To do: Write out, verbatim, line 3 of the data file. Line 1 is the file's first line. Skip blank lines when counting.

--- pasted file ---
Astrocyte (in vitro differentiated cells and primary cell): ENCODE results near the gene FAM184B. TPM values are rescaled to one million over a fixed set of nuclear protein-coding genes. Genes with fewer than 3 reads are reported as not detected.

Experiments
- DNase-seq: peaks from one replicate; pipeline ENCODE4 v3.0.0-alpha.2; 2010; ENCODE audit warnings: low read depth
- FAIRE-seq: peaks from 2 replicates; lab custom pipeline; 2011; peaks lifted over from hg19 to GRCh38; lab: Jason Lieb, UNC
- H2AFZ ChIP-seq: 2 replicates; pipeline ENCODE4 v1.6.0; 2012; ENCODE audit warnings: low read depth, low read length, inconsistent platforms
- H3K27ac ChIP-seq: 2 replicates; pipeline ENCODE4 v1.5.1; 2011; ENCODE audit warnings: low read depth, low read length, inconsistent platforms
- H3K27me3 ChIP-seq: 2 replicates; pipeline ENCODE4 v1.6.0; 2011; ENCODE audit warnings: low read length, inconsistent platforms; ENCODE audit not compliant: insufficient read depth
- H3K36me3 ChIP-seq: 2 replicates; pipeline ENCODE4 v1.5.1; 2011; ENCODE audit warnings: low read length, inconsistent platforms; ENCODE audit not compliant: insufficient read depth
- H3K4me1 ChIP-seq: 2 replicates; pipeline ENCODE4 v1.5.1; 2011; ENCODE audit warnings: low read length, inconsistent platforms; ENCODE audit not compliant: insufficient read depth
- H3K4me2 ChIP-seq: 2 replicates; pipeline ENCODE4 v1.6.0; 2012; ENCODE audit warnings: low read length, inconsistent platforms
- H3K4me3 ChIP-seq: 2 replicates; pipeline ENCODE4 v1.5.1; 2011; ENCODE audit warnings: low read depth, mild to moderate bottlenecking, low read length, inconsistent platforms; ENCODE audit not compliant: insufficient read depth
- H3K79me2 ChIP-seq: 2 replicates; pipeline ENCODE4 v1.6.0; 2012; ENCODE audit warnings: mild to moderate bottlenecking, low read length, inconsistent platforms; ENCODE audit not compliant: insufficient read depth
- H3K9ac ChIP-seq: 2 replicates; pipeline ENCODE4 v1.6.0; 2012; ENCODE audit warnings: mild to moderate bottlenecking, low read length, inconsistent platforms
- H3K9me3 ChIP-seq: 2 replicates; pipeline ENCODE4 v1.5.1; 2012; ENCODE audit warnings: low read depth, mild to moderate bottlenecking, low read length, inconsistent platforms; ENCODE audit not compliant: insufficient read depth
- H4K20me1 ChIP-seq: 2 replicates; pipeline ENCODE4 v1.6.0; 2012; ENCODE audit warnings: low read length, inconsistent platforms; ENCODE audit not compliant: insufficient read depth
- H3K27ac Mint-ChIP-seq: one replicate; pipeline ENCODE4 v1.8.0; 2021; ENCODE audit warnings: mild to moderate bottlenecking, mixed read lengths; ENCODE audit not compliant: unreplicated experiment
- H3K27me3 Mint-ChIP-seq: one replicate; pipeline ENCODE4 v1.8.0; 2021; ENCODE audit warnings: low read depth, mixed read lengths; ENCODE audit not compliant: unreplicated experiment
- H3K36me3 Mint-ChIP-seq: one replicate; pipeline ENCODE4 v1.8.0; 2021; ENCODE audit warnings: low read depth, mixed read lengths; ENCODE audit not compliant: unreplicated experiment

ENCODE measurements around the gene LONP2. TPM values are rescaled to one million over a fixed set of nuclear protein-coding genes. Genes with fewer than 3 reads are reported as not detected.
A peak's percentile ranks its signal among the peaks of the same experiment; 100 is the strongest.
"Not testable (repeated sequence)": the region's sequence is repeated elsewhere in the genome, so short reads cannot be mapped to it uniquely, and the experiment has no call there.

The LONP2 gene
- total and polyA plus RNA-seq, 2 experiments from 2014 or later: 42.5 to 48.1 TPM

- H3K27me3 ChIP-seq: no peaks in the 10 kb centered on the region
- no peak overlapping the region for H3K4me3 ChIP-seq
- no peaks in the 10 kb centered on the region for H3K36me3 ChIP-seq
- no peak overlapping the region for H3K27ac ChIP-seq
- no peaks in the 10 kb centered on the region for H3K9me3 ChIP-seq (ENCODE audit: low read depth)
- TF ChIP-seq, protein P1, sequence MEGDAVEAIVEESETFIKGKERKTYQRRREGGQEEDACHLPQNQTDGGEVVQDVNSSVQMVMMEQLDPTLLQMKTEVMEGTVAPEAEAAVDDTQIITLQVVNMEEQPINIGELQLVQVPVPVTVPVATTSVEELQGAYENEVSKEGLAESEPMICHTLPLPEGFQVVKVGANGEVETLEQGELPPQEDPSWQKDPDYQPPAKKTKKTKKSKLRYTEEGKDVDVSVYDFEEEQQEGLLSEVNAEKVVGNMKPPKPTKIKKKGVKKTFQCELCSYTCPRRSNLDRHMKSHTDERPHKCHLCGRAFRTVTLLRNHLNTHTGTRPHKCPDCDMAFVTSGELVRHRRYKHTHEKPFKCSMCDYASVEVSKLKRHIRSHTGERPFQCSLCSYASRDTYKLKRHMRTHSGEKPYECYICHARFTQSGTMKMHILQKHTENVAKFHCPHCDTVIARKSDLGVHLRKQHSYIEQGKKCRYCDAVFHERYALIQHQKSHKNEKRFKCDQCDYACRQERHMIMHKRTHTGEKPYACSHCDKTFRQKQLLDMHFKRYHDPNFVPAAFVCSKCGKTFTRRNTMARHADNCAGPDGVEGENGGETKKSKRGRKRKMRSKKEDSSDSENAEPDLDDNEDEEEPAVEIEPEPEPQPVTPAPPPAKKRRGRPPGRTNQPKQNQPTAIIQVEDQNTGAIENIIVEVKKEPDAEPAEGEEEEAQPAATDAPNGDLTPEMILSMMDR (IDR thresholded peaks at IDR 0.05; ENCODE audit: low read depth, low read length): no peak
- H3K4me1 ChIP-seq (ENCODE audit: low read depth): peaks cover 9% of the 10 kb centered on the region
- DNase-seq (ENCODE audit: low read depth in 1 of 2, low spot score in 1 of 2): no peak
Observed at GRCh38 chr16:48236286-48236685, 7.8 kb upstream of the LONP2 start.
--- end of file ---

- DNase-seq: peaks from one replicate; pipeline ENCODE4 v3.0.0-alpha.2; 2010; ENCODE audit warnings: low read depth